What are sulfates?
Sulfates are aggressive detergents made of sulfur-containing mineral salts. The most common are Sodium Lauryl Sulfate (SLS) and Sodium Laureth Sulfate (SLES).
How do sulfates work?
Sulfates are surfactants – molecules that can attract both oil and water: One end of the molecule clings to the oily dirt, while the other clings to water. Translation? They can lift the grease and grime off of our skin and hair, dissolve (emulsify) it into solution and then rinse everything down the drain.
What effects do sulfates have on hair?
- Sulfates wash away the natural anti-microbial peptides, proteins, and water-proofing oils our biomes create. Without these health-preserving substances, our hair and scalp are stripped of vital moisture, exposed to harmful microbes, allergens and environmental pollution and vulnerable to damage, infection and illness.
- Sulfates lift the cuticle of the hair. The outermost layer of the hair shaft is a series of hard-shelled, overlapping hair cells called the cuticle. They lay flat, like shingles on a roof. Owing to the reduced surface tension, sulfates work their way under the cuticle, making it lift and buckle. This exposes the cortex of the hair to moisture, which causes frizz, or to arid air that can cause dryness. The compromised cuticle and cortex weakens the entire hair strand, making it dull and prone to damage, breakage and split ends.
- Sulfates make your hair take longer to dry. When the cuticle is lifted, more moisture is absorbed into the cortex, which then takes up to twice as long to dry. If you are using a hair dryer, that’s twice as much heat exposure on an already-compromised hair strand.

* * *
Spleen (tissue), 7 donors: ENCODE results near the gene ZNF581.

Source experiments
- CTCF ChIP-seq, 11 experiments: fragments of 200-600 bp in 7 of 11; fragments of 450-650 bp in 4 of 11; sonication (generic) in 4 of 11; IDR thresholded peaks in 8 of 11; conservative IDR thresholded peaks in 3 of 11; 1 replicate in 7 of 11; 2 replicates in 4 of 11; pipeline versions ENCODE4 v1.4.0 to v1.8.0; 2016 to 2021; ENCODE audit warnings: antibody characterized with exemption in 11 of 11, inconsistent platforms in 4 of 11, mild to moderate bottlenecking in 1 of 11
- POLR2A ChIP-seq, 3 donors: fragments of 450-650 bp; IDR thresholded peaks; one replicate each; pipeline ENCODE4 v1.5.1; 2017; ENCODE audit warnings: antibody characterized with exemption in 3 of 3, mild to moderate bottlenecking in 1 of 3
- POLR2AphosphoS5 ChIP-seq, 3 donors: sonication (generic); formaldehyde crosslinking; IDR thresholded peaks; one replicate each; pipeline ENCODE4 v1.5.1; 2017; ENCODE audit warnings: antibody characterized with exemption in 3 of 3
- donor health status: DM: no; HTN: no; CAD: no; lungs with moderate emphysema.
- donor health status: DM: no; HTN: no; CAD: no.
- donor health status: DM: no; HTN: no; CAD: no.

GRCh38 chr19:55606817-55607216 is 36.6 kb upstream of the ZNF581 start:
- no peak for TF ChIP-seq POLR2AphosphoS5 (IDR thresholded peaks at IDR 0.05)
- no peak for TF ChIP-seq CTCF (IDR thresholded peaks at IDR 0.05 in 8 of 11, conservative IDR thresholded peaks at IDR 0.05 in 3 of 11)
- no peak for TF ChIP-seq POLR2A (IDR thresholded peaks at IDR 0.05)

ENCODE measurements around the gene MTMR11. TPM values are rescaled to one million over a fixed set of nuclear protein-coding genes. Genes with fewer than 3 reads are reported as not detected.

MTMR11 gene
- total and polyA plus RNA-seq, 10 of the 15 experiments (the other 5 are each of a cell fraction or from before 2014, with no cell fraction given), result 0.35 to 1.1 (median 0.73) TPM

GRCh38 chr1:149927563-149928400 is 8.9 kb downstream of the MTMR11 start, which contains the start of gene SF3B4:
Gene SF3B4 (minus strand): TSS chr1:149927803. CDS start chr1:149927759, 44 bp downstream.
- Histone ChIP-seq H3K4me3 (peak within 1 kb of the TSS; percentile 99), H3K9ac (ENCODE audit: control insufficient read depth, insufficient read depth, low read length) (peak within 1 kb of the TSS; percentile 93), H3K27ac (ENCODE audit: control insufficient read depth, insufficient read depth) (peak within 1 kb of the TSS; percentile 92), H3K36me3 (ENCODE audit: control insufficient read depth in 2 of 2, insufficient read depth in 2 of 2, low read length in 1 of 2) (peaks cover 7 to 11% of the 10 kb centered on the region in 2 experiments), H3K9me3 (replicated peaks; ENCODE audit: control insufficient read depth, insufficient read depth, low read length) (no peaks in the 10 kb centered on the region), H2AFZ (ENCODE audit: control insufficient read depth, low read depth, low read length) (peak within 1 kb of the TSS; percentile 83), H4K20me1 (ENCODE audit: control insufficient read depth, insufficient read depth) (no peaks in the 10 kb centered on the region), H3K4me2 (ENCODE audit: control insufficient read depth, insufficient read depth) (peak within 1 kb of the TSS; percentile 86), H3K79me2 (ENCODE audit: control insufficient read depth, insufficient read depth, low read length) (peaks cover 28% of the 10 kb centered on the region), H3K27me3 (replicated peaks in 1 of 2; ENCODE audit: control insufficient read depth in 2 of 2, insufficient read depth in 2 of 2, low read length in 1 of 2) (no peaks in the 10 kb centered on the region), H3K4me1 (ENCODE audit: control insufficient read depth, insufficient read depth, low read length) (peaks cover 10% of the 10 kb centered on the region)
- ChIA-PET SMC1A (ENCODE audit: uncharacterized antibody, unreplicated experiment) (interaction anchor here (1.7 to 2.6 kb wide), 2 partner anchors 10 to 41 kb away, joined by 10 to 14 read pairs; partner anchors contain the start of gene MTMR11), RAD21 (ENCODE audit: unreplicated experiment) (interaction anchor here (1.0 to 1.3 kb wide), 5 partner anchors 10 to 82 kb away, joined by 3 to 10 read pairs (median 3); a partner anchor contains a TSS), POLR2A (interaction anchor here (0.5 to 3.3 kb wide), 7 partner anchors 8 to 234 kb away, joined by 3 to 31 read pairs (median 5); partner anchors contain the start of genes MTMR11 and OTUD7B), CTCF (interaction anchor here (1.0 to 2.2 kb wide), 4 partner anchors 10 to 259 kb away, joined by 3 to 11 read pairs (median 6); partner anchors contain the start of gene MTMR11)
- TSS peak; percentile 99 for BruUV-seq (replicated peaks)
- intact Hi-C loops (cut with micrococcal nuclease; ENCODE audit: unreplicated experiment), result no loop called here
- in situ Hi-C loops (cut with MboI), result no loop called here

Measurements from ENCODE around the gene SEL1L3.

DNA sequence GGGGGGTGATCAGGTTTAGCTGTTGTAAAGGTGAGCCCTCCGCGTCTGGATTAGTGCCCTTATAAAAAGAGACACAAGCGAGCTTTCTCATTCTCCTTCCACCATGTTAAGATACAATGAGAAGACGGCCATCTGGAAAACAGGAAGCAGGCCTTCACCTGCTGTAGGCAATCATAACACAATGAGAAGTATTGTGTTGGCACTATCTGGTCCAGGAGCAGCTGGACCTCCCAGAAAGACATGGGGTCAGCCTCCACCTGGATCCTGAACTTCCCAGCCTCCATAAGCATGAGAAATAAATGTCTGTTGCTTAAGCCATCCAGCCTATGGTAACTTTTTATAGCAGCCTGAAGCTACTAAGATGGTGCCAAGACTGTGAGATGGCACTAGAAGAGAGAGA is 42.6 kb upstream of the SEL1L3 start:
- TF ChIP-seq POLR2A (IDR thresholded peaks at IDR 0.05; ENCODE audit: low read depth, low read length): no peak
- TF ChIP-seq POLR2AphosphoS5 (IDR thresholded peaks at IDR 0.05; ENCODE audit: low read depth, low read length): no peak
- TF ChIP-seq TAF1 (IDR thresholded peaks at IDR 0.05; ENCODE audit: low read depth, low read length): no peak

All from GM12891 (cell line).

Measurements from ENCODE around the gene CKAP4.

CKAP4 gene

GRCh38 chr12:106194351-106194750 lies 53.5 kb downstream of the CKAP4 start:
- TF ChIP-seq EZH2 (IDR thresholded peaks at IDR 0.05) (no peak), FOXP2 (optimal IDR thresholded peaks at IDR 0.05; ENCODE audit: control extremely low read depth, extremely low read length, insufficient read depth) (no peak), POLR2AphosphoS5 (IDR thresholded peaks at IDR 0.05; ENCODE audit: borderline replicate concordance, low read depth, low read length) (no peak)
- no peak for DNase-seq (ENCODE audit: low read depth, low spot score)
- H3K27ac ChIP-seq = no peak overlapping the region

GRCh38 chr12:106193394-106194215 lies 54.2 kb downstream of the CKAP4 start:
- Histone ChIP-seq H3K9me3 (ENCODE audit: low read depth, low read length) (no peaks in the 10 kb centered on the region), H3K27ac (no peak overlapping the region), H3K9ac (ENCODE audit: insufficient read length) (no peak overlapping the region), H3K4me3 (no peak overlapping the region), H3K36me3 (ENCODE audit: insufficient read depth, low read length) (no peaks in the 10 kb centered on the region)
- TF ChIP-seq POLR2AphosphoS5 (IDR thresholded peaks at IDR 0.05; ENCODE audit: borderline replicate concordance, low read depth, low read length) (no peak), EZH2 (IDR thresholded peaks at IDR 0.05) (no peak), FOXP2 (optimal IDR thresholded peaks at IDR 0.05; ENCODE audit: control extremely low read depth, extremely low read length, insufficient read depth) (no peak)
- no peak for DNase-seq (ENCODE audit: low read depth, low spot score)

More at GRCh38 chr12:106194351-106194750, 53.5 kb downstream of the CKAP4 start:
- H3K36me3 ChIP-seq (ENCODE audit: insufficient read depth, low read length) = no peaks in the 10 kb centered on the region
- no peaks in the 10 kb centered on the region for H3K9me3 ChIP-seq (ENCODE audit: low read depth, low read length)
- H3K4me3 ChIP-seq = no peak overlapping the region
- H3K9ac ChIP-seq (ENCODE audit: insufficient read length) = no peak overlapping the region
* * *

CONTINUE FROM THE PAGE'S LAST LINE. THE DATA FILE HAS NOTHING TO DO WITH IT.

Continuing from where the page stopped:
- Sulfates leave an anionic charge. Sulfates have a negative electric charge – and that charge remains on your hair and scalp when you rinse the shampoo away. This leaves a dulling residue and can cause static and flyaways. To neutralize this film, the hair must then be coated with a synthetic, silicone-based conditioner (more chemicals), which masks the damage with an artificial shine.
- Sulfates cause scalp irritation. Since sulfates strip the natural lipids off the scalp, its natural water barrier is broken. Chemicals from products can then permeate the top layers of skin, causing irritation and inflammation. Meanwhile, the underlying layers of skin are exposed to pathogens (disease-causing bacteria) that otherwise wouldn’t be able to get there.
- Sulfates cause follicle stress. Each hair follicle is covered by something called a “lipid cap.” Sulfates remove this protective cap, exposing the good microbiota that live within to the atmosphere. Since they are anaerobic, these good bacteria die, and bad bacteria have direct access to a now undefended follicle.